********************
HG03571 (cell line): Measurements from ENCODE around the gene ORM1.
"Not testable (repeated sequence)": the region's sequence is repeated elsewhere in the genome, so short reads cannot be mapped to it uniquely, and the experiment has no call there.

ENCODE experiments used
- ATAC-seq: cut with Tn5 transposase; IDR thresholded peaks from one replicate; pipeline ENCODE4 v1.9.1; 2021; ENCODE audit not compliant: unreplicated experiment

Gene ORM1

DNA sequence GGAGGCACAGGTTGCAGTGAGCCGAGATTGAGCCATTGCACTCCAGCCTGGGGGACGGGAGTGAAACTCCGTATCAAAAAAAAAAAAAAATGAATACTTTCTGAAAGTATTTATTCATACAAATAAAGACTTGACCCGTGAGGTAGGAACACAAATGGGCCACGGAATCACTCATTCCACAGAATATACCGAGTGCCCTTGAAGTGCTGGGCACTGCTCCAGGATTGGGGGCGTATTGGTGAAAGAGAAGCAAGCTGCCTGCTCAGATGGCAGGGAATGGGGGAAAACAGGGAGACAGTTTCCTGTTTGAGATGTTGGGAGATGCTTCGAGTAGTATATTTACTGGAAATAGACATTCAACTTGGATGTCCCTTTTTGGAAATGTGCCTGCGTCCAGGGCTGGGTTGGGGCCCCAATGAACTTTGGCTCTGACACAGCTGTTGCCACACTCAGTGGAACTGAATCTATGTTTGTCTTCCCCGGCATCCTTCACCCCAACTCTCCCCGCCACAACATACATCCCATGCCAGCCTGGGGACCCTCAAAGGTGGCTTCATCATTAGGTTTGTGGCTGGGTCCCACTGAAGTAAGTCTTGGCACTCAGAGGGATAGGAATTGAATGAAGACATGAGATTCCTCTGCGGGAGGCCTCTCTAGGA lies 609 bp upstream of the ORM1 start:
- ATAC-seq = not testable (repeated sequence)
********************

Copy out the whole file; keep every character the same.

HG03571 (cell line): Measurements from ENCODE around the gene ORM1.
"Not testable (repeated sequence)": the region's sequence is repeated elsewhere in the genome, so short reads cannot be mapped to it uniquely, and the experiment has no call there.

ENCODE experiments used
- ATAC-seq: cut with Tn5 transposase; IDR thresholded peaks from one replicate; pipeline ENCODE4 v1.9.1; 2021; ENCODE audit not compliant: unreplicated experiment

Gene ORM1

DNA sequence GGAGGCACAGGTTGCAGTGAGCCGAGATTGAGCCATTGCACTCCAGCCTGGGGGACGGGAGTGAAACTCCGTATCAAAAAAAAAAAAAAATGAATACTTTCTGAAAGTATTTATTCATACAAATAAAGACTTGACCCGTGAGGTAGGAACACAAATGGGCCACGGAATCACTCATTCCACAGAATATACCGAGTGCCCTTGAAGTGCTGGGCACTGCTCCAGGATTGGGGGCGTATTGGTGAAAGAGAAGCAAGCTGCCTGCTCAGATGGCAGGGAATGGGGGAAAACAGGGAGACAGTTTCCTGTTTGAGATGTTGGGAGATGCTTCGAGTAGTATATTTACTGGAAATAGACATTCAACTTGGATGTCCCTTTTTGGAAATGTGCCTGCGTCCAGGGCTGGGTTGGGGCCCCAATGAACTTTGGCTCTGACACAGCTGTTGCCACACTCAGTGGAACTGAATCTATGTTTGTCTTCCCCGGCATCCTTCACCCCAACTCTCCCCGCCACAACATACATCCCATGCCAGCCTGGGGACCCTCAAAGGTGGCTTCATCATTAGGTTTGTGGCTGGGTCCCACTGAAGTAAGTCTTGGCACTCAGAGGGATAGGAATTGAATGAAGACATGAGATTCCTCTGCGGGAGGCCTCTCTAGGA lies 609 bp upstream of the ORM1 start:
- ATAC-seq = not testable (repeated sequence)